Over 650 GW of new onshore and 130 GW of new offshore wind capacity will be installed between 2018 and 2028. This will consume in excess of 5.5Mt of copper, according to a recent analysis by Wood Mackenzie.
Henry Salisbury, Wood Mackenzie Research Analyst, said: “Wind technology is the most copper-intensive form of power generation and is anticipated to consume the largest amount of copper over the next ten years in this sector.
“Governments have set out to transition from a dependency on carbon emission-intensive power to more renewable energy sources. As a result, wind and solar energy sources have become a popular technology choice.
“In order to generate, transmit and distribute the energy, copper is required due to its low electrical resistivity, high conductivity, malleability and durability. As a result of the intensity of copper within wind farm projects and the increasing demand for wind energy, consumption of copper is substantial and forecast to grow significantly over the next decade.”
Where is copper used in wind turbines?
Within a wind turbine, copper is consumed in the generator, power transformers, gearbox and tower cabling.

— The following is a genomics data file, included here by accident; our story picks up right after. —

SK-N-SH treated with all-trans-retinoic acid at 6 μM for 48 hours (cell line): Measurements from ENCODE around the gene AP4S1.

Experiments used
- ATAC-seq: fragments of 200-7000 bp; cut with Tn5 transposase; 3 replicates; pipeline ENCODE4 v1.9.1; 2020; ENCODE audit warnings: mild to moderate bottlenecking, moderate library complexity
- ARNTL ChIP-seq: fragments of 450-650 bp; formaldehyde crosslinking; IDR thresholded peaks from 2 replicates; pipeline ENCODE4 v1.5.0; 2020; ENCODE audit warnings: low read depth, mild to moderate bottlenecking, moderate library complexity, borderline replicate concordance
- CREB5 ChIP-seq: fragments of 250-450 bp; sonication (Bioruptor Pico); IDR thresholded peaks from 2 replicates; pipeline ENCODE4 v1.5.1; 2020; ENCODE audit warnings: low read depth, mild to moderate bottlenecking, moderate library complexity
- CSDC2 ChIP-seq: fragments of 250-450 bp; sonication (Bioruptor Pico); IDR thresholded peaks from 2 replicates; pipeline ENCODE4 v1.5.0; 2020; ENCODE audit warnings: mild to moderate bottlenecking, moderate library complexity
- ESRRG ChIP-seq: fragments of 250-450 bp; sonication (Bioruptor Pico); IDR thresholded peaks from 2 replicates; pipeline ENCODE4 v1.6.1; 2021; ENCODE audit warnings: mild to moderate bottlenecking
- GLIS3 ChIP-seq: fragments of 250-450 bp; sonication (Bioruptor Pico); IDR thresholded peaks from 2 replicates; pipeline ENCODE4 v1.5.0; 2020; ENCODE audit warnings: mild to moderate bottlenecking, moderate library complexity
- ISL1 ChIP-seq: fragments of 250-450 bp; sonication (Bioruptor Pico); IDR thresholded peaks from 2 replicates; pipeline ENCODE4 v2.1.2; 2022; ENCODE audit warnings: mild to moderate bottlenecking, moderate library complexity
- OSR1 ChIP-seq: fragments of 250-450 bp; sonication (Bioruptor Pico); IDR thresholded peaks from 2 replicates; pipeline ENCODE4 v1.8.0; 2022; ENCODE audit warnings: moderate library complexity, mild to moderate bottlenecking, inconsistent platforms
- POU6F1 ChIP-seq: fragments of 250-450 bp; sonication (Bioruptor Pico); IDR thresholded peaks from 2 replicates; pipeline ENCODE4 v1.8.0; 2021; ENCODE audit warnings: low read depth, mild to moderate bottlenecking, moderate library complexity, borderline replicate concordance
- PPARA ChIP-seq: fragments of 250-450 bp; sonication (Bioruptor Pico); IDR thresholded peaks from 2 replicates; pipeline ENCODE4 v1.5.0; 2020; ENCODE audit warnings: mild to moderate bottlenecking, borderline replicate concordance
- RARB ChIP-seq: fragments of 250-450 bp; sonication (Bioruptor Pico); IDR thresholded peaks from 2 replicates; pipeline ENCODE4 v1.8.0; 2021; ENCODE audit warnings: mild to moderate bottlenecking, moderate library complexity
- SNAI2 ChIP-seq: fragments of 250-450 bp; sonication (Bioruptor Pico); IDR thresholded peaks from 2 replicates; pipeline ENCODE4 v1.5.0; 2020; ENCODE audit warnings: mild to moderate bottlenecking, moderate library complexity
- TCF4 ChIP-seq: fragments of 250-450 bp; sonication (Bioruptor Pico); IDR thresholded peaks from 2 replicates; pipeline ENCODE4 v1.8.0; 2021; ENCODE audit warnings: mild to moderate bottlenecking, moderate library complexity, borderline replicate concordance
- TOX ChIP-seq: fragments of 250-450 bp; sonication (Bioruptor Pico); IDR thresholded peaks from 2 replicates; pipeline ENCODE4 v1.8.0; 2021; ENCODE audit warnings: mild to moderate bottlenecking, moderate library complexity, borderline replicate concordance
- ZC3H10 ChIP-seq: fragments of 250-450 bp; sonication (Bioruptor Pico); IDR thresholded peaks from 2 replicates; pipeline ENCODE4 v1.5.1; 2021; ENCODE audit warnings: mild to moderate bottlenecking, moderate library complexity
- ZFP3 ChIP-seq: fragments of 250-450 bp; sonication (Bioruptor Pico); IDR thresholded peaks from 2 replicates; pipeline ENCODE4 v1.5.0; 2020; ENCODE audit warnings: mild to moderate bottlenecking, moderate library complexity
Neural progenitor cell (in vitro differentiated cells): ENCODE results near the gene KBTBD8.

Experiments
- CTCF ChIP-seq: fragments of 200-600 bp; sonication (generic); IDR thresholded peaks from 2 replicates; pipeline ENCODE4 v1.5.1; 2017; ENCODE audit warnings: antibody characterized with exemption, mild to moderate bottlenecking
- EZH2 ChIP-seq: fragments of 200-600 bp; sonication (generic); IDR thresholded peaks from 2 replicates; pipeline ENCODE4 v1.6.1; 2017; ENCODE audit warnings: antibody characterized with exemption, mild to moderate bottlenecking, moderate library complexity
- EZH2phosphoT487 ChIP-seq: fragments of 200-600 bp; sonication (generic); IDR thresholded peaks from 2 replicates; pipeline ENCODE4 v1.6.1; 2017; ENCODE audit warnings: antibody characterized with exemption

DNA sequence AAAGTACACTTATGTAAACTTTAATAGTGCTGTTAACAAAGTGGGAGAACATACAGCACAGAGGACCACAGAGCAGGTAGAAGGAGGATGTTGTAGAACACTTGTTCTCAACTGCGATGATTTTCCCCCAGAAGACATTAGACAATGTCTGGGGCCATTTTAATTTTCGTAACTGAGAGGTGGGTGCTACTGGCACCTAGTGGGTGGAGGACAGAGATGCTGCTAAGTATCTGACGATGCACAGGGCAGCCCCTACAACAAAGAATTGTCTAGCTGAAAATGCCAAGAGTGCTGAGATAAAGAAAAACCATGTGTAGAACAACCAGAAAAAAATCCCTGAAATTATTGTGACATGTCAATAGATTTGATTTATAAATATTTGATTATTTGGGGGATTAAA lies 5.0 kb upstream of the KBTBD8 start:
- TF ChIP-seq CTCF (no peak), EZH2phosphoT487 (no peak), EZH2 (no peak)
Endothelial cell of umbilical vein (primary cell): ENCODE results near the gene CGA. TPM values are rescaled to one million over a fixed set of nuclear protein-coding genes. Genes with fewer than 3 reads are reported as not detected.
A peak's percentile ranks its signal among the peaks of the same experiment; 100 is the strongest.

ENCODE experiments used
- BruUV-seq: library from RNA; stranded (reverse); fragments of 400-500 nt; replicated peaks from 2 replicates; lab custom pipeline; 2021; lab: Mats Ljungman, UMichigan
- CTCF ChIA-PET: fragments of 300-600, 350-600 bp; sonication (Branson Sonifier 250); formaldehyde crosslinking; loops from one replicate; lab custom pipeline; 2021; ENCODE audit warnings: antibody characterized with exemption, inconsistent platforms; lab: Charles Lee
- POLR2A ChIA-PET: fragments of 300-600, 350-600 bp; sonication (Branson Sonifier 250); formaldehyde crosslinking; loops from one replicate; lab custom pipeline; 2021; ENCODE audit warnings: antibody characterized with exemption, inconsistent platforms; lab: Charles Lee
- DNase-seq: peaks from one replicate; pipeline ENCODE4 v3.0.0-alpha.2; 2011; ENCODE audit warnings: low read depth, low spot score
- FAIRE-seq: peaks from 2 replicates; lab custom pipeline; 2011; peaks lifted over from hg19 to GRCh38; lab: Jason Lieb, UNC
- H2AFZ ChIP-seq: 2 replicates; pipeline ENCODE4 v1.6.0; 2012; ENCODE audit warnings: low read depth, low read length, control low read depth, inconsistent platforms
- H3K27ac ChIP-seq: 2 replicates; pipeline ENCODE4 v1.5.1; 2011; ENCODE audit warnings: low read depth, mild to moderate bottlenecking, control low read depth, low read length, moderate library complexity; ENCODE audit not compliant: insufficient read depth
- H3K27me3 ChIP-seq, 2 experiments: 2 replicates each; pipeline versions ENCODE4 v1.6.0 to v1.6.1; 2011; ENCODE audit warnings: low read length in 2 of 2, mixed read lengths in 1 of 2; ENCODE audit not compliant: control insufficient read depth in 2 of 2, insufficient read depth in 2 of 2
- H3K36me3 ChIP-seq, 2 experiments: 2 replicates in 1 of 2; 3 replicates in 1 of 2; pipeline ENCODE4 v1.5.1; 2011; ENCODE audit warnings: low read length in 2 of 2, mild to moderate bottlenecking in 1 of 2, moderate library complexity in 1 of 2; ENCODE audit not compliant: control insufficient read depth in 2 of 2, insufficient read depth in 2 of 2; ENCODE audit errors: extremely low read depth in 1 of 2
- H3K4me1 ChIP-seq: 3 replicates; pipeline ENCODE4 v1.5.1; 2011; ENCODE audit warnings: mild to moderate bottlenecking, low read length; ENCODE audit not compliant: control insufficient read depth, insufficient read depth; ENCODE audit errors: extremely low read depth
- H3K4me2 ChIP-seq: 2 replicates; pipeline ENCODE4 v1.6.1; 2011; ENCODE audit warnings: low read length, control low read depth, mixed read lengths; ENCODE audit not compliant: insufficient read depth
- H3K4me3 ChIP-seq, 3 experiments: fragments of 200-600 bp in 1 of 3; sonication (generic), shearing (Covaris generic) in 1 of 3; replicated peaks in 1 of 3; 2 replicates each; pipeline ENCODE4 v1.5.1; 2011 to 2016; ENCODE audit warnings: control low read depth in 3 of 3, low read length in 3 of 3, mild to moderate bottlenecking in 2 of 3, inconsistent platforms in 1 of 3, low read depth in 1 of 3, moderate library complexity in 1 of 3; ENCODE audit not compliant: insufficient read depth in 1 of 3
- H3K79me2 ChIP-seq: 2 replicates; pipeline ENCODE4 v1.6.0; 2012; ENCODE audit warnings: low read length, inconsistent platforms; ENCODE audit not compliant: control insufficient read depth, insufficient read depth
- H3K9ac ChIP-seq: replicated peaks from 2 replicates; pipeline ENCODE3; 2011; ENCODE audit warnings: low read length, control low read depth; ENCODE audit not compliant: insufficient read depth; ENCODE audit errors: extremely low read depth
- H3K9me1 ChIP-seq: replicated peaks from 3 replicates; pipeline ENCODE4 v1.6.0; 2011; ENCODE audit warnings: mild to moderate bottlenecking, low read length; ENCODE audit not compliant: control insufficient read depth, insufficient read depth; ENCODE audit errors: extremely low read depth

Onshore turbines are connected through collector cables, which are linked to a substation before joining the electrical and transmission network.
Offshore turbines are connected through collector cables to an offshore substation. Distribution cables connect the offshore substation to a terrestrial substation ahead of connection to the transmission network.
“Approximately 58% of copper consumed within wind installations is through cabling. Considering our current forecasts for new wind turbine installations between 2018 and 2028, over 3 Mt of copper will be consumed in both collector and distribution cabling,” added Mr. Salisbury.